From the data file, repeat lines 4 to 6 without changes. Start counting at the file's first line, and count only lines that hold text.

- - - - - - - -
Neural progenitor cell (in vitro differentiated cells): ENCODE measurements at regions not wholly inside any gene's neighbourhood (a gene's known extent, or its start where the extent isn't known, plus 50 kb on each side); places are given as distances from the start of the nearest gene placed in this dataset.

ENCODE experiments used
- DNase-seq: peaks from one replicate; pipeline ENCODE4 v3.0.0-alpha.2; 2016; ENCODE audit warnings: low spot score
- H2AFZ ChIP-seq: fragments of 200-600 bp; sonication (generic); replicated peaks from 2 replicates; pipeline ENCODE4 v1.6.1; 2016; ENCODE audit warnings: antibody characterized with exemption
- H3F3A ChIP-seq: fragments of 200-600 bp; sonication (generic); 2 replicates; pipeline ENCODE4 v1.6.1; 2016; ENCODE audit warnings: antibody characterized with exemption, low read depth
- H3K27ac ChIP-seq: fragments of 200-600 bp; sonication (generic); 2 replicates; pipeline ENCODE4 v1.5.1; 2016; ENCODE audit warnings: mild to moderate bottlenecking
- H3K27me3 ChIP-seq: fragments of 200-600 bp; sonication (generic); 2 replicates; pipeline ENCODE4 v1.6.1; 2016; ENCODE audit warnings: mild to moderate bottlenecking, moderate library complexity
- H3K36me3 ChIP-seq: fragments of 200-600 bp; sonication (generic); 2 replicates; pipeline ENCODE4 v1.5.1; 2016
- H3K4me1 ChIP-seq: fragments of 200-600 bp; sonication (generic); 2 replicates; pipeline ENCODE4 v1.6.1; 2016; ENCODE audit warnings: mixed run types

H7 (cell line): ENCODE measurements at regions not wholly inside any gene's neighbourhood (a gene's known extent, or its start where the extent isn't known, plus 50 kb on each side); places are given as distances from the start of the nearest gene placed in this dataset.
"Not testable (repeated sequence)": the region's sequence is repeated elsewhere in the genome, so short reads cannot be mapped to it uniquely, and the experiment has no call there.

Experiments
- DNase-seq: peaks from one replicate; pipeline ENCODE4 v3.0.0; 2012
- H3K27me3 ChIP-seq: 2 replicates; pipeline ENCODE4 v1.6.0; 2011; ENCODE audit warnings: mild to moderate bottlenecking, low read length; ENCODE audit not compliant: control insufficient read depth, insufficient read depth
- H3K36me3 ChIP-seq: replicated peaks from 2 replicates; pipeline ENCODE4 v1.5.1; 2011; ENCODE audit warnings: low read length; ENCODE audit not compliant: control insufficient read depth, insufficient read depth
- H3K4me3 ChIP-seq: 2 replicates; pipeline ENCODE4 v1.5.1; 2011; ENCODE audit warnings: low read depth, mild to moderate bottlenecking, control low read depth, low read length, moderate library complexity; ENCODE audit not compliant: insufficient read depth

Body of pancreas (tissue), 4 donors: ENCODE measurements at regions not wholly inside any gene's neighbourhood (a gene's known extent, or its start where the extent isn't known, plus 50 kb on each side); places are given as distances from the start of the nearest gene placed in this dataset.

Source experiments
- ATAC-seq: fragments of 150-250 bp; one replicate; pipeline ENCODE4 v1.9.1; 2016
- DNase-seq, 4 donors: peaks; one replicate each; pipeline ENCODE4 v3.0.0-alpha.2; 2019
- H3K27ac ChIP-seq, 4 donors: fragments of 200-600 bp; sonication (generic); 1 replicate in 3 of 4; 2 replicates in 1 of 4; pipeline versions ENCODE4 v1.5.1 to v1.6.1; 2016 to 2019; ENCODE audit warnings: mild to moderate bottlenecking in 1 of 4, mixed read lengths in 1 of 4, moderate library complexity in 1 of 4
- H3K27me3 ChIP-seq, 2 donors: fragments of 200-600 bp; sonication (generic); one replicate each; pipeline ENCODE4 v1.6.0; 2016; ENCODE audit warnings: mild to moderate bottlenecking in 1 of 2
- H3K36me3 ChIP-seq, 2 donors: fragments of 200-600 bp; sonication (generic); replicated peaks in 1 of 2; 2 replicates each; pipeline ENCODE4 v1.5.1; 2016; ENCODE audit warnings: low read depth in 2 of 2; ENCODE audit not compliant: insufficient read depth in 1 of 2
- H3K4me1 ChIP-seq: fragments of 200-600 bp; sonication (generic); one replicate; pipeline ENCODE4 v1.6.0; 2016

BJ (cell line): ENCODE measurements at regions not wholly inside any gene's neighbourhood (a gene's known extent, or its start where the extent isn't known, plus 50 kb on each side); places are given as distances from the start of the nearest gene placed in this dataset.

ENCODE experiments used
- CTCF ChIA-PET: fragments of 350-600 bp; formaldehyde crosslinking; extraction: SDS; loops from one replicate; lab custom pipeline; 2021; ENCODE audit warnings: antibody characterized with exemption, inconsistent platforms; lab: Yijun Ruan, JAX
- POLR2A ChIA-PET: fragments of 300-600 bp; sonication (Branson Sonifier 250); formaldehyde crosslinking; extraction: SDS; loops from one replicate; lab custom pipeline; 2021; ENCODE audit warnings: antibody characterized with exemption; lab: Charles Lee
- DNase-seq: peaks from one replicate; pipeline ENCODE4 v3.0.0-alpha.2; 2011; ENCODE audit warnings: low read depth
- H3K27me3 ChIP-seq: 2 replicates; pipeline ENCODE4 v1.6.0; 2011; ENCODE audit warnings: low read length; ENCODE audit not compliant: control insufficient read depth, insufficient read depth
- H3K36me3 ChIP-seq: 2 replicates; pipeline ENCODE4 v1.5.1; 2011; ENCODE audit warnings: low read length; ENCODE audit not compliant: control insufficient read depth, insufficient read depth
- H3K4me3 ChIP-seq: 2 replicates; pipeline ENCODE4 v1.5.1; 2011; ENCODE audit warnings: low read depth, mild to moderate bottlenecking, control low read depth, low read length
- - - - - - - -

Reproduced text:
- H2AFZ ChIP-seq: fragments of 200-600 bp; sonication (generic); replicated peaks from 2 replicates; pipeline ENCODE4 v1.6.1; 2016; ENCODE audit warnings: antibody characterized with exemption
- H3F3A ChIP-seq: fragments of 200-600 bp; sonication (generic); 2 replicates; pipeline ENCODE4 v1.6.1; 2016; ENCODE audit warnings: antibody characterized with exemption, low read depth
- H3K27ac ChIP-seq: fragments of 200-600 bp; sonication (generic); 2 replicates; pipeline ENCODE4 v1.5.1; 2016; ENCODE audit warnings: mild to moderate bottlenecking